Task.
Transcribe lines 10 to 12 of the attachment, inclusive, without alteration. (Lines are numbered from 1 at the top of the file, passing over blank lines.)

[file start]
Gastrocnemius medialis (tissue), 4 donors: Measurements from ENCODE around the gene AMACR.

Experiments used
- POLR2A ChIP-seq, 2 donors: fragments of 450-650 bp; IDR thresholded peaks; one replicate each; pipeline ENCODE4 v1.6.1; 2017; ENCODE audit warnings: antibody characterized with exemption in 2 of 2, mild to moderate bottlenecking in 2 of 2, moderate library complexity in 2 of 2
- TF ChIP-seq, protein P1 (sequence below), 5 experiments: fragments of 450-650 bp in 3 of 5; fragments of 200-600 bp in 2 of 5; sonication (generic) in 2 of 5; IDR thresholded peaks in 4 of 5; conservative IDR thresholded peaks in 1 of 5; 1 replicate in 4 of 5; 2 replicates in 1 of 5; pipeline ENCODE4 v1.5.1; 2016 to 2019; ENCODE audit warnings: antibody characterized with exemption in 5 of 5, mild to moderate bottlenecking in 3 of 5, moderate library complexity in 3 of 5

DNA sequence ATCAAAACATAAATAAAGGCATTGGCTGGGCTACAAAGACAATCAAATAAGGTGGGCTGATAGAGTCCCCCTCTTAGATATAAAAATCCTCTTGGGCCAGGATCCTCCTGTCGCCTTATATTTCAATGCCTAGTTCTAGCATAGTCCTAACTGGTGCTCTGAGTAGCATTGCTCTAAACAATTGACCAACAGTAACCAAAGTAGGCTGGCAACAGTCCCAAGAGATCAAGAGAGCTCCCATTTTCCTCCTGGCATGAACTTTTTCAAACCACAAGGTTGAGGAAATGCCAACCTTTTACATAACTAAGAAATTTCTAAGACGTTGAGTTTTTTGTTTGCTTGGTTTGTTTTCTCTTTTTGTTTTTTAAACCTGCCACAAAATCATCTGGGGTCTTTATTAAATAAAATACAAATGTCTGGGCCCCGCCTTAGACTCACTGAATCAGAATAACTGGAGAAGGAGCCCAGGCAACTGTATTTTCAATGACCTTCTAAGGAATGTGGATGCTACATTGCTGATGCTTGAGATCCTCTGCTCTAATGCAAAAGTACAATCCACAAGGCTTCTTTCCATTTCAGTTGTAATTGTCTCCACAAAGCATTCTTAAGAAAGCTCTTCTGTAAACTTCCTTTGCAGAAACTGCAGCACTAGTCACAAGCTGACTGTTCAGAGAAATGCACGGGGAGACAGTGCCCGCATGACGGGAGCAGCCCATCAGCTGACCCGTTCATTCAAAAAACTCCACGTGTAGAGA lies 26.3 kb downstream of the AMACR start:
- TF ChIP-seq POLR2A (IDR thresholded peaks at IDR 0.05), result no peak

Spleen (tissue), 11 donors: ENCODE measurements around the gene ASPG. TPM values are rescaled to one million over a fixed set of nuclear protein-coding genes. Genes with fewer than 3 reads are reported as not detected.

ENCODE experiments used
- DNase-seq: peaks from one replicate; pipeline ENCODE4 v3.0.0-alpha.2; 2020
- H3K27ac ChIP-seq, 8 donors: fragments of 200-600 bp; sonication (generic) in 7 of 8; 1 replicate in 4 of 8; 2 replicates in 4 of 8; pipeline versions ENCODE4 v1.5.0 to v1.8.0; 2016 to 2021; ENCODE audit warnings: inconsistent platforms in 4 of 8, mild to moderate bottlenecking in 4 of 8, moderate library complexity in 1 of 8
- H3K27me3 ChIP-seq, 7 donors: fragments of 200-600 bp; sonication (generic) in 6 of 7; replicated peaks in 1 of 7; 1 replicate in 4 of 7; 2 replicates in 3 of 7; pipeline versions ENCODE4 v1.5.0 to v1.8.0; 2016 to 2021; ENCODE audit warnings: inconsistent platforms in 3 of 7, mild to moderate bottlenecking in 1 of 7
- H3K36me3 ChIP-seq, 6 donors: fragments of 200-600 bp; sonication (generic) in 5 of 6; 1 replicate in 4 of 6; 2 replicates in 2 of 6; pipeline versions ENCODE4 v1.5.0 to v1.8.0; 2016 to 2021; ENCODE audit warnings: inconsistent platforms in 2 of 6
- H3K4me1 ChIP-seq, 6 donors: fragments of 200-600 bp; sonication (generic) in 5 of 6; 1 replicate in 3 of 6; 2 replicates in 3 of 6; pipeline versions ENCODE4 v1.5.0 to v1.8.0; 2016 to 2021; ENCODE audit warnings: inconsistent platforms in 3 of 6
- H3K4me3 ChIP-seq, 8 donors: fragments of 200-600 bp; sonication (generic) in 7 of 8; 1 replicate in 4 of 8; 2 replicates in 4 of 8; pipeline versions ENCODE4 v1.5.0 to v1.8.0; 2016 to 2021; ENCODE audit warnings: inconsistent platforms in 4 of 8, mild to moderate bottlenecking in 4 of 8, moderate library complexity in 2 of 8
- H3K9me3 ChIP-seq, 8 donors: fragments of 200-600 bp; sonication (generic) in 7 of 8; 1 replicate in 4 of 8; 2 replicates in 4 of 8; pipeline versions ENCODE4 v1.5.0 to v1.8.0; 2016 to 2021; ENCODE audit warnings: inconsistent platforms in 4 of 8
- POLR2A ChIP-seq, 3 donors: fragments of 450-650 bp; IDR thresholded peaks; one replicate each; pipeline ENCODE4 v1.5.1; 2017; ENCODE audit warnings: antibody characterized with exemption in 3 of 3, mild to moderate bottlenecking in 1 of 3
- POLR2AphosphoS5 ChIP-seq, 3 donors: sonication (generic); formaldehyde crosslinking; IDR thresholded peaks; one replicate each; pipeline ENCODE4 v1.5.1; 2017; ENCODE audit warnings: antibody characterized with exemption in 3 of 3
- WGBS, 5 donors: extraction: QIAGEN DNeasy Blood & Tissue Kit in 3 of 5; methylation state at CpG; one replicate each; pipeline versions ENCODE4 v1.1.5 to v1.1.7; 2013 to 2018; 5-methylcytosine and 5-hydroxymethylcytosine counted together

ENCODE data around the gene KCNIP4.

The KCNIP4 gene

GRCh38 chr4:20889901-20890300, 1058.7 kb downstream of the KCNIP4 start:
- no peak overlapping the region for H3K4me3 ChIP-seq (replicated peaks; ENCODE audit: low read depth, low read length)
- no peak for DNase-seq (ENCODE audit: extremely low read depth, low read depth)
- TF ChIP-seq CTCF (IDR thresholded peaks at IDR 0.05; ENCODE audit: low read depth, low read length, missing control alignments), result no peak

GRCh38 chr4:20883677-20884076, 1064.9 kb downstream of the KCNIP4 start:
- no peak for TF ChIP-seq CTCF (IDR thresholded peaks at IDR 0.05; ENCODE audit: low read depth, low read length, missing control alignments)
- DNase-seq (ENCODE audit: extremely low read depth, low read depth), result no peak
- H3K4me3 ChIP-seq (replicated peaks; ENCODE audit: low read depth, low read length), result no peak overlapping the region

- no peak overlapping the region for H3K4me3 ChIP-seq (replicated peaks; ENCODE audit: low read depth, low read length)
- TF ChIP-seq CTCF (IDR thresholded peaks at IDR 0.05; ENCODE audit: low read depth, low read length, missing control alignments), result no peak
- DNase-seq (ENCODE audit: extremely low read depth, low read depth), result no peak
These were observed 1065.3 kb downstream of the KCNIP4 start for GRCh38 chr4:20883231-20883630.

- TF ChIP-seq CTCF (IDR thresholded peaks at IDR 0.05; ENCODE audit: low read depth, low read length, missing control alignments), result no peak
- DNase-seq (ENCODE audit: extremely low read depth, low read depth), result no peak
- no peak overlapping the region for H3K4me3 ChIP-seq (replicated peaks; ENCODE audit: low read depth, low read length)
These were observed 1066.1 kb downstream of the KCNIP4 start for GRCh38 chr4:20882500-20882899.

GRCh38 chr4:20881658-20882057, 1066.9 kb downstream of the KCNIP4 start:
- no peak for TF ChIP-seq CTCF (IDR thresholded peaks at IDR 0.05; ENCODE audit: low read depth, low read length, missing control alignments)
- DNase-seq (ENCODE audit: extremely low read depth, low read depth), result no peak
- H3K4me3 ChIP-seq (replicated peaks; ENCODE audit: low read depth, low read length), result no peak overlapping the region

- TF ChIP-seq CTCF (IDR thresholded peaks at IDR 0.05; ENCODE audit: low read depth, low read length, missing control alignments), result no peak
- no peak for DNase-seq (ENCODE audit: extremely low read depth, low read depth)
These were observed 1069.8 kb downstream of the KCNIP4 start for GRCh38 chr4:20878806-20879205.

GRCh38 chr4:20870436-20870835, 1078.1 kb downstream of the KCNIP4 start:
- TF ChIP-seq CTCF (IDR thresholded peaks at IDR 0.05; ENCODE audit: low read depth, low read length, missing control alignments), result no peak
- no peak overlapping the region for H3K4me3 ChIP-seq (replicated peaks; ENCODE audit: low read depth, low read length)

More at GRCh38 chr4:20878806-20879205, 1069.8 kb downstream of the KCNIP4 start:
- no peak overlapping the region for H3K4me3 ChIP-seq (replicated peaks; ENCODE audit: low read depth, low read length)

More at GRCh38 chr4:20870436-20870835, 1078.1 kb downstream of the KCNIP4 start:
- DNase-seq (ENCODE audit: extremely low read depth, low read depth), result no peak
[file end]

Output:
- H3K27ac ChIP-seq, 8 donors: fragments of 200-600 bp; sonication (generic) in 7 of 8; 1 replicate in 4 of 8; 2 replicates in 4 of 8; pipeline versions ENCODE4 v1.5.0 to v1.8.0; 2016 to 2021; ENCODE audit warnings: inconsistent platforms in 4 of 8, mild to moderate bottlenecking in 4 of 8, moderate library complexity in 1 of 8
- H3K27me3 ChIP-seq, 7 donors: fragments of 200-600 bp; sonication (generic) in 6 of 7; replicated peaks in 1 of 7; 1 replicate in 4 of 7; 2 replicates in 3 of 7; pipeline versions ENCODE4 v1.5.0 to v1.8.0; 2016 to 2021; ENCODE audit warnings: inconsistent platforms in 3 of 7, mild to moderate bottlenecking in 1 of 7
- H3K36me3 ChIP-seq, 6 donors: fragments of 200-600 bp; sonication (generic) in 5 of 6; 1 replicate in 4 of 6; 2 replicates in 2 of 6; pipeline versions ENCODE4 v1.5.0 to v1.8.0; 2016 to 2021; ENCODE audit warnings: inconsistent platforms in 2 of 6